Van Hunt: Perennial, Evergreen

Funny thing, this music business.  Every year—or for that matter, everyday—a new artist emerges from obscurity into the blinding light of this magical and sometimes bizarre rat race, fighting with all might to secure his or her place in the musical landscape.  And every year/everyday, it seems an artist disappears almost as quickly as they arrived.  Some may argue that many of these artists lacked staying power from the outset; others may contend that these artists were victims of an industry more focused on profitability than quality output.  And still others will assert that the playing field is too uneven; or audiences are too unsophisticated; or that video killed the radio star or what have you.

What is so sweetly amazing is that, despite the battles they may face, some artists manage to brave the storm and push through.  They stay alive in the hearts, souls, and iPods of die-hard fans who never stopped believing and who kept the torches burning.  Their names may not be as ubiquitous nor their visages as commonplace, but their imprint is indelible and unmistakable.

One need look no further for proof of this phenomenon than Van Hunt.  When his eponymous debut fell from Heaven in 2004, it was immediately evident that everything we thought we knew about funk, soul, rock, and R&B was about to be turned on its ear.  His singles “Dust” and “Down Here in Hell With You” proved to be stunning exhibitions, and the song “Seconds of Pleasure” served as a delicious bed for Simon Baker and Sanaa Lathan’s love scene in Sanaa Hamri’s film Something New.  His second offering On the Jungle Floor spurred the single “Character” and featured Van’s version of “Mean Sleep”, an achingly splendid duet with Nikka Costa previously recorded by Cree Summer and Lenny Kravitz for Cree’s album Street Faerie.  A third studio album was promised for 2008 but never materialized, so, like any enterprising musician would, Van Hunt gathered a collection of B-sides, out-takes, and remixes and released the EP Use in Case of Emergency independently.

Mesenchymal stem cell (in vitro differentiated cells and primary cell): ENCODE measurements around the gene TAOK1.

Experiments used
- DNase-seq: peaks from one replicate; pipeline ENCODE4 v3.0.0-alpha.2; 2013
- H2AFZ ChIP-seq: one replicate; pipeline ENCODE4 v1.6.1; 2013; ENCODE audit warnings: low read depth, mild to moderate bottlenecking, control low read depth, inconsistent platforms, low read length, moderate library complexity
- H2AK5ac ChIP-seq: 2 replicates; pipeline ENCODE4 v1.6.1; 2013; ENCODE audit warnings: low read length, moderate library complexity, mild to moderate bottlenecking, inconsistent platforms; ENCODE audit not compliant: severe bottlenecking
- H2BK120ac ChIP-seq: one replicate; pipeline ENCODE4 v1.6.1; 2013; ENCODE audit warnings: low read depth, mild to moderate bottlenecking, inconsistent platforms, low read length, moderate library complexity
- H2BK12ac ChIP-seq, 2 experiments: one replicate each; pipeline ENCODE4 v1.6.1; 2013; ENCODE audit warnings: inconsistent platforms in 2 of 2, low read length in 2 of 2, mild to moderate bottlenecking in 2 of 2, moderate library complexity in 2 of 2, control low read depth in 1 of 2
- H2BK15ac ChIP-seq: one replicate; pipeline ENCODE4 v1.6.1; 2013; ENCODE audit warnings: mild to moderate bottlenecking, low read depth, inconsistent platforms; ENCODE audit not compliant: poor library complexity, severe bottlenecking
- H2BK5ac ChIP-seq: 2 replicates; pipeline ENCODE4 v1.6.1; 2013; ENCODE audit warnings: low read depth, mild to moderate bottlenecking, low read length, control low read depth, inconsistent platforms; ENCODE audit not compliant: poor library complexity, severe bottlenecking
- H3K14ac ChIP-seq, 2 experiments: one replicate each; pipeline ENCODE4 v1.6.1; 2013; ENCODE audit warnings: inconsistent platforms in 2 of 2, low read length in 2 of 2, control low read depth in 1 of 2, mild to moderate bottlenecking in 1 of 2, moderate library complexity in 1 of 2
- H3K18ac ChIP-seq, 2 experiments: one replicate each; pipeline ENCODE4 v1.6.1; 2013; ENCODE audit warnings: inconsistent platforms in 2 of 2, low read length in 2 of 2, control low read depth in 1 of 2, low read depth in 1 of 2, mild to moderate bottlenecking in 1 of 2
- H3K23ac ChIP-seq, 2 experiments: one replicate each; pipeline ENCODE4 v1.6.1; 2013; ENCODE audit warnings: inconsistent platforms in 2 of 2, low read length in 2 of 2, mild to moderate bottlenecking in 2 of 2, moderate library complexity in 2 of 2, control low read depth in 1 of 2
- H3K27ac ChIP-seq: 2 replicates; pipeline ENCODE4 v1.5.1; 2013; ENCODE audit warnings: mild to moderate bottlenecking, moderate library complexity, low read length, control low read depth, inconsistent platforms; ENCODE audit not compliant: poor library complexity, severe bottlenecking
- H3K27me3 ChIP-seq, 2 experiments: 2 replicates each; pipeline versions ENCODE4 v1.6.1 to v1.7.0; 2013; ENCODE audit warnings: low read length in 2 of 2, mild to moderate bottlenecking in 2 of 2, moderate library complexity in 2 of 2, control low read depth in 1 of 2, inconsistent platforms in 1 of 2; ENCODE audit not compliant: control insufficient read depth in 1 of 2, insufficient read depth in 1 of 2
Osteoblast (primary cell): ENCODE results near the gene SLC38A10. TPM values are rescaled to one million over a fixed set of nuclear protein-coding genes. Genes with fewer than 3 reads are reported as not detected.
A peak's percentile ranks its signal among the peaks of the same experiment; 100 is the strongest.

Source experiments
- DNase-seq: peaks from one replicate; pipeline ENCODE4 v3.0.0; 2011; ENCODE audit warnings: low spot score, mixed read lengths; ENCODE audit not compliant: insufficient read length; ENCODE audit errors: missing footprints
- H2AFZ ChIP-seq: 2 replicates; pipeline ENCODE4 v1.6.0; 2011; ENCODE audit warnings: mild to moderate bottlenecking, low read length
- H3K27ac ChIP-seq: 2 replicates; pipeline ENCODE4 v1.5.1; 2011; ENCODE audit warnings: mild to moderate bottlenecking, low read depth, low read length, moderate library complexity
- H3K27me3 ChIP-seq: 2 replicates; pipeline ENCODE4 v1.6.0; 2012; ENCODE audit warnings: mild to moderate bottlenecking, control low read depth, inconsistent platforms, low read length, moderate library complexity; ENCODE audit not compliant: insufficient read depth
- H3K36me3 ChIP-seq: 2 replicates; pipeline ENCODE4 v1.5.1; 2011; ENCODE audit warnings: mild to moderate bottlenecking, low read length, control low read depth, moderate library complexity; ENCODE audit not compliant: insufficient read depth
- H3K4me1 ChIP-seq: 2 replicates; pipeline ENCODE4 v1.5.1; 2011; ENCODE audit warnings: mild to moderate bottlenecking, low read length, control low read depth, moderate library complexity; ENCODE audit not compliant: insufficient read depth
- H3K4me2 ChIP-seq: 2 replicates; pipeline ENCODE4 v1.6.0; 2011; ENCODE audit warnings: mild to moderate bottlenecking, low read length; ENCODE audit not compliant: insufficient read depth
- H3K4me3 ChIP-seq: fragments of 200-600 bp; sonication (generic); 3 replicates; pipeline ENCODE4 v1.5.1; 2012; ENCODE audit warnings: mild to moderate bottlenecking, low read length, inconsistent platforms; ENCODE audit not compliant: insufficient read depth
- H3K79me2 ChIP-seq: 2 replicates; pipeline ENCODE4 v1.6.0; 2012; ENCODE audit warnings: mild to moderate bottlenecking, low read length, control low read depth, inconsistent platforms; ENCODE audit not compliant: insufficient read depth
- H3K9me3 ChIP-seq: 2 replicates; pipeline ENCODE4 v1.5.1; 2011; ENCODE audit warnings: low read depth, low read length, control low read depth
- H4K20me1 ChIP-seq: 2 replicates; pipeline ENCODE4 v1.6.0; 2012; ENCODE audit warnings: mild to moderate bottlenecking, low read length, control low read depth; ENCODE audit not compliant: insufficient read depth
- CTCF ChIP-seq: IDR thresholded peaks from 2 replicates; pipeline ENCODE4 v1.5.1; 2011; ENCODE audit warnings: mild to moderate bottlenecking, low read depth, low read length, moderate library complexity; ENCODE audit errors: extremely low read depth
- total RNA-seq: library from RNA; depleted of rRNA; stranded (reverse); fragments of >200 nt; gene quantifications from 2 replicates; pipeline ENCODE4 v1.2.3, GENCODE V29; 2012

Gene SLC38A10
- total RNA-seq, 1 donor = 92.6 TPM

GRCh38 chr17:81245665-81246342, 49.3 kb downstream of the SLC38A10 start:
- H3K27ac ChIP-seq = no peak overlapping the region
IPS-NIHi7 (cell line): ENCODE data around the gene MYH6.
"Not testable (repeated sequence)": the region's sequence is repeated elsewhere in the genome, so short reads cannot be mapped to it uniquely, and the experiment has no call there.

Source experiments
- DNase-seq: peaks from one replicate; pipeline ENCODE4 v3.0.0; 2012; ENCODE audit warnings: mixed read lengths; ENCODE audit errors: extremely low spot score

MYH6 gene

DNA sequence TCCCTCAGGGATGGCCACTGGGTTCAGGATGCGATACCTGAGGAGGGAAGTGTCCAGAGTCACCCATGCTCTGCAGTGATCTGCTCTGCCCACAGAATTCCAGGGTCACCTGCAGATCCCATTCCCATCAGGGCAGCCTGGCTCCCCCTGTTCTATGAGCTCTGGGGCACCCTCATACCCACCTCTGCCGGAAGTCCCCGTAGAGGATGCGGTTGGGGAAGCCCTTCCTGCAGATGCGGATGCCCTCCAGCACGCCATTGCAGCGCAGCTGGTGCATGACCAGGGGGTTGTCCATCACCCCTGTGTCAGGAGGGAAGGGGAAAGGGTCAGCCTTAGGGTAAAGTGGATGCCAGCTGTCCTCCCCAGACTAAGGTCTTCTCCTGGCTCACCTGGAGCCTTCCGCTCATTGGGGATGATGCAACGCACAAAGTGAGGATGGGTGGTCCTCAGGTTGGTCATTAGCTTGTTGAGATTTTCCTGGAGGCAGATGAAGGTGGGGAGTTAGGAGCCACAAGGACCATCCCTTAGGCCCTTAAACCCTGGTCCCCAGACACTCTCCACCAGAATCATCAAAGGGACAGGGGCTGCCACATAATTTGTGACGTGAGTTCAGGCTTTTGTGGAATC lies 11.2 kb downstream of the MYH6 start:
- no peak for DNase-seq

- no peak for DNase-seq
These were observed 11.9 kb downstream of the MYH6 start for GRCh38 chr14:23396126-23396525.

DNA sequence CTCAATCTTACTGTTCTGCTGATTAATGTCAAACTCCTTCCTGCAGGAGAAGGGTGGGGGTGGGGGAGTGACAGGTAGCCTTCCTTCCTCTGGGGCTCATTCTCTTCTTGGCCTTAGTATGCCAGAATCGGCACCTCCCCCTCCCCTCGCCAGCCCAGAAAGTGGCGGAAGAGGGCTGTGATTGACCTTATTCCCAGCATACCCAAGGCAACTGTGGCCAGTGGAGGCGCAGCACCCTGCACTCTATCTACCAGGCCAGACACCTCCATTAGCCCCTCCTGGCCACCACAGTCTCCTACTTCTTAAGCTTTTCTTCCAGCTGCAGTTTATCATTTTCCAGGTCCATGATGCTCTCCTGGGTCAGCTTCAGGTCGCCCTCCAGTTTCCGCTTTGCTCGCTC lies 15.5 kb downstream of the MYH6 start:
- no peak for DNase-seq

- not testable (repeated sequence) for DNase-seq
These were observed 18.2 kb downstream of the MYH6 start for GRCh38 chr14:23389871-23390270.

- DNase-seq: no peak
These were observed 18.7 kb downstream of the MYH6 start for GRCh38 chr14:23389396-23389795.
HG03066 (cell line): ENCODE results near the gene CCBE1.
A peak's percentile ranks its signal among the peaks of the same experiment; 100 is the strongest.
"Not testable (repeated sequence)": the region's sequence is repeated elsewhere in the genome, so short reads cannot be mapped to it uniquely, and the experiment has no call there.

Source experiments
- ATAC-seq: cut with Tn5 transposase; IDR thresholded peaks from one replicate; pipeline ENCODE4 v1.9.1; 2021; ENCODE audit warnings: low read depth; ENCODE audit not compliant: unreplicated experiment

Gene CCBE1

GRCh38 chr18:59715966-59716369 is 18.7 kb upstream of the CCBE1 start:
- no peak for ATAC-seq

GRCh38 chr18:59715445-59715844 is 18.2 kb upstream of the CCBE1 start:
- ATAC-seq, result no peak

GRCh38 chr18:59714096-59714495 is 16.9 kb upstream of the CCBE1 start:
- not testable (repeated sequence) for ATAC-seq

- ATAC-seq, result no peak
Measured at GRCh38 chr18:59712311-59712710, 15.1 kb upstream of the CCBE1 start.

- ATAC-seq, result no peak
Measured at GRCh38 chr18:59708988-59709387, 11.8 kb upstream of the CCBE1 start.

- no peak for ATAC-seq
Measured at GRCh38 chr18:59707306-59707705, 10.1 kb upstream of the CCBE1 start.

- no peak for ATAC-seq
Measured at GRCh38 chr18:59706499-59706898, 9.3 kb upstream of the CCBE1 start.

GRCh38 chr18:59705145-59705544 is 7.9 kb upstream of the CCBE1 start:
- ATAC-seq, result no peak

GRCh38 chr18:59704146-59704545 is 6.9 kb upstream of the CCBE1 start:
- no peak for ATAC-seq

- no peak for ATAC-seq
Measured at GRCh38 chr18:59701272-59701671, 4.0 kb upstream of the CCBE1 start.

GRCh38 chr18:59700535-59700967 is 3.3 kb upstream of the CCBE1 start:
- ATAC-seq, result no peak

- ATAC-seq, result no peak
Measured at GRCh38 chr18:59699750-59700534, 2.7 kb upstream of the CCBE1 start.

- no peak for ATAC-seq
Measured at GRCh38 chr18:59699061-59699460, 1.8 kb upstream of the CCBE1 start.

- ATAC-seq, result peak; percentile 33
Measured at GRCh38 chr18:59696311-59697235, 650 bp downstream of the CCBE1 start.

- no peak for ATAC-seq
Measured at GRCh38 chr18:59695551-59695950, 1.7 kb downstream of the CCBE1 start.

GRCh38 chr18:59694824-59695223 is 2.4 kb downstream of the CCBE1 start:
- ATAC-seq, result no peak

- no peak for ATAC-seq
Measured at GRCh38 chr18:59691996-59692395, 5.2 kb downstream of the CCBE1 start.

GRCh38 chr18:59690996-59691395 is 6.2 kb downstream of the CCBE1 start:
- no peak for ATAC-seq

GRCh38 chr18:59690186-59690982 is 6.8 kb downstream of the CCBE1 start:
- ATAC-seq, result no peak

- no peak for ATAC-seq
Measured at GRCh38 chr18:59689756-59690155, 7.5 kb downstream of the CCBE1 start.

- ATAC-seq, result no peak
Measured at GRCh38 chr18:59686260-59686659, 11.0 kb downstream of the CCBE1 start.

At long last, new Van Hunt music is on the horizon.  On September 27th he will release What Were You Hoping For? (godless-hotspot), which promises to be his most adventurous project yet.  Embracing an array of platforms for getting his work to the masses, Van is utilizing a variety of music blogs and websites to share one new song each month leading up to the September release of the entire album.  The first of the new tunes, “June”, was released (quite appropriately) in June via Huffington Post, with more to follow and free downloads available on his newly re-launched official website,

The opportunity to speak to Van Hunt for the exclusive Artist to Artist series sent us flying.  And here’s how it all went down.

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SoulTrain: Let’s go back to the early years, because the truth is we’ve been hearing and listening to your music for longer than we may even realize.  After all, it is you who penned the song that elicits a hearty “That’s my song!” every time it comes on—“Hopeless”, sung by Dionne Farris on the Love Jones soundtrack.  You’re even in the video.  Several of your songs also appeared on Cree Summer’s 1999 release Street Faerie. When did you decide to go from working behind the scenes as a songwriter and producer to recording and performing as a solo artist?